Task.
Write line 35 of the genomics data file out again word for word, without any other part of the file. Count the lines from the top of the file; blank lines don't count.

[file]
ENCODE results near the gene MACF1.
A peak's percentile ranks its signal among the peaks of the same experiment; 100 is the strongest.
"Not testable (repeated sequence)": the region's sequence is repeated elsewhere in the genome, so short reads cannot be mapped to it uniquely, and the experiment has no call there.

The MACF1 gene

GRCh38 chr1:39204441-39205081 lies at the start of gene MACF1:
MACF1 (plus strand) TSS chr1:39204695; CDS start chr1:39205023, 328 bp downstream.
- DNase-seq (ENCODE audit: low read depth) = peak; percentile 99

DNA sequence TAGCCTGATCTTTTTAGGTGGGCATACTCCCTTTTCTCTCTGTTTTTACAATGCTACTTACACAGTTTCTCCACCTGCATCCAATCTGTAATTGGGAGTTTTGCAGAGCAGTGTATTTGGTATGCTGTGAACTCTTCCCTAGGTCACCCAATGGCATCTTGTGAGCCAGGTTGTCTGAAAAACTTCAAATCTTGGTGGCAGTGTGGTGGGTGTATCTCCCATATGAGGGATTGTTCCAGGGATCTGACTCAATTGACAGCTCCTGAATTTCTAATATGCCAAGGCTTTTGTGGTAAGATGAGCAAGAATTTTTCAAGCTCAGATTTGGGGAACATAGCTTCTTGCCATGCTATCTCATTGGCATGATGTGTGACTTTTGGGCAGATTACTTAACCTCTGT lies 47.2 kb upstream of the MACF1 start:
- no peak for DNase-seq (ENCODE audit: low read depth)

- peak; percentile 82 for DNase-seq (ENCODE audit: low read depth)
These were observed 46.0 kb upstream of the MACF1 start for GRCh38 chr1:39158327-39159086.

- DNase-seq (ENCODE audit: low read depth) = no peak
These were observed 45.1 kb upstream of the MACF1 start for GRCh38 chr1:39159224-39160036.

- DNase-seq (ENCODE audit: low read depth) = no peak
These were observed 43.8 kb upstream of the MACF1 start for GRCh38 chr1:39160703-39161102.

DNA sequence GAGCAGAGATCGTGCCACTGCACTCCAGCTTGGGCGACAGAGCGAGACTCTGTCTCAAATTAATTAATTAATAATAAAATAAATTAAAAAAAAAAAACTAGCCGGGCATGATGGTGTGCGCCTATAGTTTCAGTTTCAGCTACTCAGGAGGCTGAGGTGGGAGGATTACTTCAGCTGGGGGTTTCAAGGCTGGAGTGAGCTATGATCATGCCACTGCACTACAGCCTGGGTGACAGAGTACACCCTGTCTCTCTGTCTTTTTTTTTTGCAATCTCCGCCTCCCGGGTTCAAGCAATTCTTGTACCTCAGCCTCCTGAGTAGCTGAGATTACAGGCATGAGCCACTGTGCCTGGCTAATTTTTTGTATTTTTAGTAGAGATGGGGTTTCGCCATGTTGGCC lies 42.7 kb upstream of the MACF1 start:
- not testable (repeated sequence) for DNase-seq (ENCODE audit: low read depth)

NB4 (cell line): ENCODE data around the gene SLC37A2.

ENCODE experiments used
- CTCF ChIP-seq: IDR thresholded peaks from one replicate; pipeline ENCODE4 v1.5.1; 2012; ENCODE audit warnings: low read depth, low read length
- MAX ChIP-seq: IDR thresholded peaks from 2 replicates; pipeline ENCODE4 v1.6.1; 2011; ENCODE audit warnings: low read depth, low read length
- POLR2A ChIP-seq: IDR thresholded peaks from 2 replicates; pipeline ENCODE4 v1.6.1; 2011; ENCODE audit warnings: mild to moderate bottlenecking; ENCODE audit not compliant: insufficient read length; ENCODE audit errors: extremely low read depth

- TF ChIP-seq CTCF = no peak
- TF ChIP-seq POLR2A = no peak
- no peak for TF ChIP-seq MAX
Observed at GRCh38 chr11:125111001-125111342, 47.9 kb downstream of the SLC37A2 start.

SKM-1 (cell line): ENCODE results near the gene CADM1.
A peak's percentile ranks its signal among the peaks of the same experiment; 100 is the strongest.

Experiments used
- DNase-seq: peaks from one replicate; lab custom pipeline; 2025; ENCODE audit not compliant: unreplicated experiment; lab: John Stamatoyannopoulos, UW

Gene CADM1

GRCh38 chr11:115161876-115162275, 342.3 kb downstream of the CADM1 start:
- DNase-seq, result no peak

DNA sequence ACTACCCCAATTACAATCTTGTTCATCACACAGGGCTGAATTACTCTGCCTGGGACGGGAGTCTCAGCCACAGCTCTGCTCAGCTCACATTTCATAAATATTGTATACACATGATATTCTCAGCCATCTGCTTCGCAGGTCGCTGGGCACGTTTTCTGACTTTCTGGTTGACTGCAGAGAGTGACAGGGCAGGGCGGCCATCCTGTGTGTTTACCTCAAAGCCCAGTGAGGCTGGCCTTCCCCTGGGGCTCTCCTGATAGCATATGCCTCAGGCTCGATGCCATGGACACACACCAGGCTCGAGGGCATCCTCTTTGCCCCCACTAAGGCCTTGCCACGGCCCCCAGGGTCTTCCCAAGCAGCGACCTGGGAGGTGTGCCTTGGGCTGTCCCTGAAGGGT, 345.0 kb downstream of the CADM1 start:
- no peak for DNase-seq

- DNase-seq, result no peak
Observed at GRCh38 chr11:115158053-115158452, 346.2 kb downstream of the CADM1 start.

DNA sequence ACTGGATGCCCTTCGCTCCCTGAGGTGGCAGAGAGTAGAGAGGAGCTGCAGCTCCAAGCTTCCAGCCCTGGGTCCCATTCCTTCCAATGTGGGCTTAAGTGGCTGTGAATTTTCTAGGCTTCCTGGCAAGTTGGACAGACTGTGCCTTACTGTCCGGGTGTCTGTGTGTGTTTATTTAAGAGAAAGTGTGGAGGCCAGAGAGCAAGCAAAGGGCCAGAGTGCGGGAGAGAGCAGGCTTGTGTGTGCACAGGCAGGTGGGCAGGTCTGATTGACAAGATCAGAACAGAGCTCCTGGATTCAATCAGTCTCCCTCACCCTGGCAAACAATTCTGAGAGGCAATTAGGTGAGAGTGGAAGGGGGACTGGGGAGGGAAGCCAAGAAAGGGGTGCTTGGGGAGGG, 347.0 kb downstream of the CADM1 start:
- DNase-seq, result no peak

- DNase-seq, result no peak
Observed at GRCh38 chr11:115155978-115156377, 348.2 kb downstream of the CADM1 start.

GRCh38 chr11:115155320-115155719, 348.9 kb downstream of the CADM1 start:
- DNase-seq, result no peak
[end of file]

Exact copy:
- no peak for DNase-seq